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14 May 2019 | Story Thabo Kessah | Photo Tsepo Moeketsi
Prof Ashafa
Prof Ashafa’s research documents plants used by the Basotho in the management of different ailments.

The Phytomedicine and Phytopharmacology Research Programme (PPRP) in the Department of Plant Sciences on the Qwaqwa Campus researches the biological effects of medicinal plants used in the folkloric medicine of the Eastern Free State, particularly to explore the values and contribution of indigenous knowledge systems (IKS) towards broader scientific research. This is according to the programme’s principal investigator and researcher, NRF C2-rated researcher, Professor Anofi Ashafa. 

 “Our research is mainly aimed at documenting plants used by the Basotho in the management of different ailments and to further discover, isolate, and purify active phytoconstituents that are responsible for disease curation or amelioration, thereby assisting in the global promotion of accessible and affordable medication in developing countries,” said Prof Ashafa. 

Since 2012, the PPRP has worked extensively on Basotho medicinal plants (BMP) used as antimicrobials, antioxidants, antidiabetics, antitubercular, anticancer, anthelmintic, and antidiarrheal agents, starting from biological activities up to the  evaluation of the toxicity of these plants for the kidney, liver, and heart functions in order to establish safe dosage parameters. These activities have led to the discovery of four potent antidiabetic biomolecules that are awaiting the processes of patency and commercialisation. Additional outputs include 104 published peer-reviewed articles , 7 postdoctoral fellows, 6 PhDs, 9 master’s, and 16 honours graduates. 

“Our research informs teaching and the development of expertise in ethnobotany, 
phytomedicine, and phytopharmacology in order to contribute to the National Development Plan (NDP) through human capacity development, skills, and knowledge transfer.

The group is also investigating some medicinal plants on the endangered red list of the South African National Biodiversity Institute (SANBI), through micropropagation and field trials as well as proposing conservation strategies to preserve these valuable species.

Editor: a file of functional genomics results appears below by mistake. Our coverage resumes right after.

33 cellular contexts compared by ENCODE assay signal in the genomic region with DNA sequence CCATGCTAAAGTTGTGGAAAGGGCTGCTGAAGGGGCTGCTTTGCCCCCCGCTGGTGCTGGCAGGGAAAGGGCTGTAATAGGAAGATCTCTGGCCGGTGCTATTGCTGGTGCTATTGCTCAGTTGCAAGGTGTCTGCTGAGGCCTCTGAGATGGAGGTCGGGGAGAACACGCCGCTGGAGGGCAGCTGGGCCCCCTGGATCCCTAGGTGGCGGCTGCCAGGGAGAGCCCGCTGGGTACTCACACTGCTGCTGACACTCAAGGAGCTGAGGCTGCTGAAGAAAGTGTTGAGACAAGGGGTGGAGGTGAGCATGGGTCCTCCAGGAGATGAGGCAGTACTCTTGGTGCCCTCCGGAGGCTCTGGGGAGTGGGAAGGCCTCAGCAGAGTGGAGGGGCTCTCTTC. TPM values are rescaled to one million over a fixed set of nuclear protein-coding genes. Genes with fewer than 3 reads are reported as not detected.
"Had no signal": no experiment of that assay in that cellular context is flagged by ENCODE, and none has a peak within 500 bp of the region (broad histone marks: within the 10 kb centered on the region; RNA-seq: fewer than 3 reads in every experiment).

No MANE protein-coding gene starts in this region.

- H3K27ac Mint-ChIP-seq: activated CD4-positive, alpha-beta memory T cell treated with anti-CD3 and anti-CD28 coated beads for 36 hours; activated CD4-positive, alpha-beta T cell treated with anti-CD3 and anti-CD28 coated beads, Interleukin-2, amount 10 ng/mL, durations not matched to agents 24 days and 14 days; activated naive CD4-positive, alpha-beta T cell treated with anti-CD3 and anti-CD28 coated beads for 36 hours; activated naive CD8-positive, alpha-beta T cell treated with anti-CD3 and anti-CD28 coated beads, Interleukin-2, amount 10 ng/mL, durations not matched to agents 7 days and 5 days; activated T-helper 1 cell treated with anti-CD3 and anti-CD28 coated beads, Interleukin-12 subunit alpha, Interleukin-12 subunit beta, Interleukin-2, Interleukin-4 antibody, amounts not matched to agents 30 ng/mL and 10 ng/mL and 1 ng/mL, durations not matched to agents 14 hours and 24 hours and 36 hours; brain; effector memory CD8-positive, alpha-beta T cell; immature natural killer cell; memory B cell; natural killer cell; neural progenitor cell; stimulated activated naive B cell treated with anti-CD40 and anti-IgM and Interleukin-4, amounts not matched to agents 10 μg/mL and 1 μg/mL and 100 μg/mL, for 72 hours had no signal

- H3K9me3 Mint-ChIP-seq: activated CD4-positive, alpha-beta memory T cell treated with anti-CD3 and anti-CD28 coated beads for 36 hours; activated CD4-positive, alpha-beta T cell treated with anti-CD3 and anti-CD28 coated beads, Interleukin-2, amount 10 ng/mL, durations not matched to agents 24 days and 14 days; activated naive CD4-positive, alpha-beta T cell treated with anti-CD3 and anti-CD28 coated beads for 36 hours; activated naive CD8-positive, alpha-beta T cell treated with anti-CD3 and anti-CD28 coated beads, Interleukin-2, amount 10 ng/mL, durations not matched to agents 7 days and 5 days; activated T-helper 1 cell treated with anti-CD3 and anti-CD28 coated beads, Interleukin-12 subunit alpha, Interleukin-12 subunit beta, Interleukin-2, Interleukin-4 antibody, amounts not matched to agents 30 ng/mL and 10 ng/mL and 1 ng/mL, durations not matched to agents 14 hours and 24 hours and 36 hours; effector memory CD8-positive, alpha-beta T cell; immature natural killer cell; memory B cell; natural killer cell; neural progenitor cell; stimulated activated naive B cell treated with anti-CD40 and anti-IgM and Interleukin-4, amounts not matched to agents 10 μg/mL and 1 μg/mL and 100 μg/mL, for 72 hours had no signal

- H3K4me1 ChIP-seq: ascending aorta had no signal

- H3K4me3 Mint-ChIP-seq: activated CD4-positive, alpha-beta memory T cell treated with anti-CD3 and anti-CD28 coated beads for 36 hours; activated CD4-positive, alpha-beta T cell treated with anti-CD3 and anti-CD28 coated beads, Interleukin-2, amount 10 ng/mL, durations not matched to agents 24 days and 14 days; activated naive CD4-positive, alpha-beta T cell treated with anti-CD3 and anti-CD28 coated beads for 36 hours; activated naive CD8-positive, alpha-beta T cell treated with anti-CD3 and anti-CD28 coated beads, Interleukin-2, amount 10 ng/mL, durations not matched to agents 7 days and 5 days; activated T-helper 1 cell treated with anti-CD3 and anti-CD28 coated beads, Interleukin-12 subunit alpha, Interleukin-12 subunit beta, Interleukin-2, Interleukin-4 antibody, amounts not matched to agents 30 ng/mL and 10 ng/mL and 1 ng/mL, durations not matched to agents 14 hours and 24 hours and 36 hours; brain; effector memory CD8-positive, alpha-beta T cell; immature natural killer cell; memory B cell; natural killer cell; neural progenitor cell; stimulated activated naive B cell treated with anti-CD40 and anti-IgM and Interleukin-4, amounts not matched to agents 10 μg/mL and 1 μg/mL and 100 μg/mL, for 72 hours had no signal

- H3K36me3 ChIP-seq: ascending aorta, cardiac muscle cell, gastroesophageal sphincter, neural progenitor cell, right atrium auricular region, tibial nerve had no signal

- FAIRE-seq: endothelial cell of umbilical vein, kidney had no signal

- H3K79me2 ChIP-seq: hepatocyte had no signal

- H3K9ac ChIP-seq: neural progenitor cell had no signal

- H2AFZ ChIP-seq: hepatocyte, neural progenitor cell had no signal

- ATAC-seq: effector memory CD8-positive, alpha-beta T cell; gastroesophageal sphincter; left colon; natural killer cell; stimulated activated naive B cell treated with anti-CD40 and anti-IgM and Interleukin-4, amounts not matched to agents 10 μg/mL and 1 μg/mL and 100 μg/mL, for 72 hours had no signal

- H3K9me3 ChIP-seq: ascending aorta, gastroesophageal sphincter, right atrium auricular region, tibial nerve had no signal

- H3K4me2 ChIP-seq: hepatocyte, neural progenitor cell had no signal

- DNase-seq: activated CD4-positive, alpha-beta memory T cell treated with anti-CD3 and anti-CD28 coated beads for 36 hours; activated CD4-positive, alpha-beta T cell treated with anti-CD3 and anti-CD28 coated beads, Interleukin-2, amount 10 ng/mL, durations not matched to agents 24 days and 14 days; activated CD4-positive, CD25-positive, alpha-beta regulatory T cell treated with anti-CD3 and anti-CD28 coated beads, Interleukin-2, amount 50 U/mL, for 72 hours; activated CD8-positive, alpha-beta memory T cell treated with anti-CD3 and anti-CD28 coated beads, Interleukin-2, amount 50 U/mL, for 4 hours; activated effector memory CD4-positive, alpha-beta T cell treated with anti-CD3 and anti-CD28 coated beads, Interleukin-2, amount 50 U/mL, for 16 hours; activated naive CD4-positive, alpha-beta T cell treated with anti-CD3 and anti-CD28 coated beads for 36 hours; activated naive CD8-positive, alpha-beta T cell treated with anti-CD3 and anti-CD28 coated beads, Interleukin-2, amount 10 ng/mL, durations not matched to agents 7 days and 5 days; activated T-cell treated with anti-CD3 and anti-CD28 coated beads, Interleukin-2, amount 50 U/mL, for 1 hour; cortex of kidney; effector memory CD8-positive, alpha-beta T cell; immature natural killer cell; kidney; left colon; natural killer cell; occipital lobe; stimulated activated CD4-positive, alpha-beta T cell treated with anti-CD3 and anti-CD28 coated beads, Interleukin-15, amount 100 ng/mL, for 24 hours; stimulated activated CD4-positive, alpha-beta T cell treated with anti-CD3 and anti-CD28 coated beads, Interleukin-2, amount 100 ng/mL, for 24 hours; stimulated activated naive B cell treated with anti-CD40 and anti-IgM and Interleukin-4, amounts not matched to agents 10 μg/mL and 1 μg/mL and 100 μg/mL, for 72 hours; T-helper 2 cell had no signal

The PPRP consists of postdoctoral fellows, PhD, master’s, and honours students and research is done in collaboration with several local and international universities as well as the Agricultural Research Council of South Africa. 


News Archive

ULM staff attend MIDP symposium in Belgium
2009-10-14

 
Staff members of the Unit for Language Management (ULM) at the University of the Free State (UFS) recently returned from the second international MIDP symposium, “Multilingualism from below”, which was held at the University of Antwerp, Belgium. The symposium arose from a co-operation project between the Province of Antwerp (also the sponsos of the project), the Free State Province and the UFS.

In terms of this agreement, assistance is provided to the Free State Province with regard to the development and consolidation of institutional multilingualism. Research concerning aspects of multilingualism arises from this focus. Such research has been undertaken within the area where the UFS’s KhulaXhariep Project is being conducted since 2008. Three of the papers that were delivered at the congress covered aspects of multilingualism from below, as encountered in the Xhariep. Other papers delivered by members of the ULM focused on problematic aspects of language-related issues in South Africa.

Ms Chrismi-Rinda Kotzé, research assistant and MA student at the ULM, was the recipient of an award for the best lecture delivered by a pre-doctoral student at an MIDP symposium. She shares the prize with Cécile Petitjean. A total of 8 of the 35 lectures at the symposium were delivered by pre-doctoral students from various countries. Ms Kotzé was the only South African student at the symposium. Pictured are the delegates who attended the symposium.
Photo: Supplied

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